Field recordings from the Dictionary of American Regional English
July 27, 2017 6:40 PM   Subscribe

Field Recordings of American Voices from the Dictionary of American Regional English. "From 1965–1970, Fieldworkers for the Dictionary of American Regional English (DARE) conducted interviews with nearly 3,000 “Informants” in 1,002 communities across America. They visited native residents in all fifty states and D.C., collecting local words, phrases, and pronunciations. In addition to answering more than 1,600 questions from the DARE Questionnaire, many of the Informants, along with auxiliary speakers, agreed to be recorded by the Fieldworkers. These recordings consisted of conversational interviews as well as readings of “The Story of Arthur the Rat” (devised to elicit the essential differences in pronunciation across the country)."

"The Fieldwork Recordings are finally available online approximately fifty years after the recordings were first made. The recordings contain American regional speech samples from all fifty states, but their value is not linguistic alone. The full interviews contain an abundance of oral history from the 1960s, with topics ranging from the making of moonshine to the moon landing; from light-hearted jokes, recipes, and songs to serious discussions about race relations, politics, and the Vietnam War. It is truly a time capsule of American voices."
posted by escabeche (20 comments total) 84 users marked this as a favorite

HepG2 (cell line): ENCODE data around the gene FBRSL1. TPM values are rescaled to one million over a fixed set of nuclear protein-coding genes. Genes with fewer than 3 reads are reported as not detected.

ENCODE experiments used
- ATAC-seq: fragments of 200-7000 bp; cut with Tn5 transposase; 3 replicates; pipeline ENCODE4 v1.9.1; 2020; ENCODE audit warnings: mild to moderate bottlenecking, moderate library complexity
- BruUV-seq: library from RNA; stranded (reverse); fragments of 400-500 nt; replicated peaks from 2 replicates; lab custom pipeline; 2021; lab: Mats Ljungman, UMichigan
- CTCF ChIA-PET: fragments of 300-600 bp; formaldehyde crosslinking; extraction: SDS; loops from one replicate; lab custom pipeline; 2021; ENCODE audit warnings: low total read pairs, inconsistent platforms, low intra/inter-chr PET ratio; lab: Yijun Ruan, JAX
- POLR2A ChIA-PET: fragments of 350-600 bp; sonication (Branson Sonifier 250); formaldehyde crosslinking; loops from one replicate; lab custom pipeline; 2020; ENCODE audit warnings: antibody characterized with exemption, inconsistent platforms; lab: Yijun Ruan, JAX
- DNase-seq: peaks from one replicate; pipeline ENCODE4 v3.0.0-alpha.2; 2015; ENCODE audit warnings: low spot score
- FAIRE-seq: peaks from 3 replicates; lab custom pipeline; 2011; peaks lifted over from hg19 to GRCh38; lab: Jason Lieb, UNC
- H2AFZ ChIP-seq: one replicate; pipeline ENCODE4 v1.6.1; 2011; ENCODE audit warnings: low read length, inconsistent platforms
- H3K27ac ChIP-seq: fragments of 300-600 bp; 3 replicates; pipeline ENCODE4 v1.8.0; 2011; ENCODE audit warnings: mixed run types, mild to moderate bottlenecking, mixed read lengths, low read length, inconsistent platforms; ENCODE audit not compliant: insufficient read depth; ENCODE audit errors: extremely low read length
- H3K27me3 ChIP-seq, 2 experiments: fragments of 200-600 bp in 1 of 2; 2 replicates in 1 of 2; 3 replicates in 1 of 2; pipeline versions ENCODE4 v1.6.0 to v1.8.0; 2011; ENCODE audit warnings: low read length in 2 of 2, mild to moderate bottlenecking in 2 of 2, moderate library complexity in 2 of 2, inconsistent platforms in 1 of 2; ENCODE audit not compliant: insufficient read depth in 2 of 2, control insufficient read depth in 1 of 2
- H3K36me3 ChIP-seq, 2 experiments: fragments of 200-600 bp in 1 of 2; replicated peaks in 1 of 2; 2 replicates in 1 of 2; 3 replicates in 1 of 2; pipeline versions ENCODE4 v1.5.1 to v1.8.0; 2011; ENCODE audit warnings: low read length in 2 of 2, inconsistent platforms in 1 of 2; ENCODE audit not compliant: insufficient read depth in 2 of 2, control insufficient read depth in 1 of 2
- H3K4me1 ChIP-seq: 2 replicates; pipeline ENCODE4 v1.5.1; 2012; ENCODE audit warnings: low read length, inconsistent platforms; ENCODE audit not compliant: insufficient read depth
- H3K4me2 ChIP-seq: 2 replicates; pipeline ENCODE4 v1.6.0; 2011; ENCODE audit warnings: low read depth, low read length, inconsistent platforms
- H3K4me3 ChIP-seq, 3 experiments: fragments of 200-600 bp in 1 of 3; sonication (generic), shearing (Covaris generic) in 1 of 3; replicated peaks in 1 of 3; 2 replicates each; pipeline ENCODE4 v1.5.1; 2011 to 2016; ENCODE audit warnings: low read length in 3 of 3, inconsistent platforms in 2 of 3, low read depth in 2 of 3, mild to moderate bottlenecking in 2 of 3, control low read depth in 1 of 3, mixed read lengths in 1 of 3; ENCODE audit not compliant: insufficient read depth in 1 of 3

Wickedpissah!
posted by vrakatar at 6:58 PM on July 27


Please call Stella. Ask her blah blah blah snow peas yada yada yada.

Seriously, this is great. I am fascinated by dwindling American regional and neighborhood accents.
posted by infinitewindow at 7:12 PM on July 27 [2 favorites]


Yooman Bean
posted by jonmc at 7:12 PM on July 27 [1 favorite]


My three-year-old told me she was just futzing around the other day.

I plotzed.
posted by uncleozzy at 7:47 PM on July 27 [2 favorites]


Oh, WOW. There are two recordings from my small, rural, midwestern town from 1968. Listening to it, I am freaking out. The vowel sounds that I left behind, the vowel sounds I beat out of myself, are all there. Plus, I heard slang that that rang me like a bell; stuff I hadn't heard since I was a little child.

This is a time machine.
posted by minervous at 7:51 PM on July 27 [14 favorites]


I can't wait to listen to all the ones from Hawaii.
posted by rtha at 8:07 PM on July 27 [1 favorite]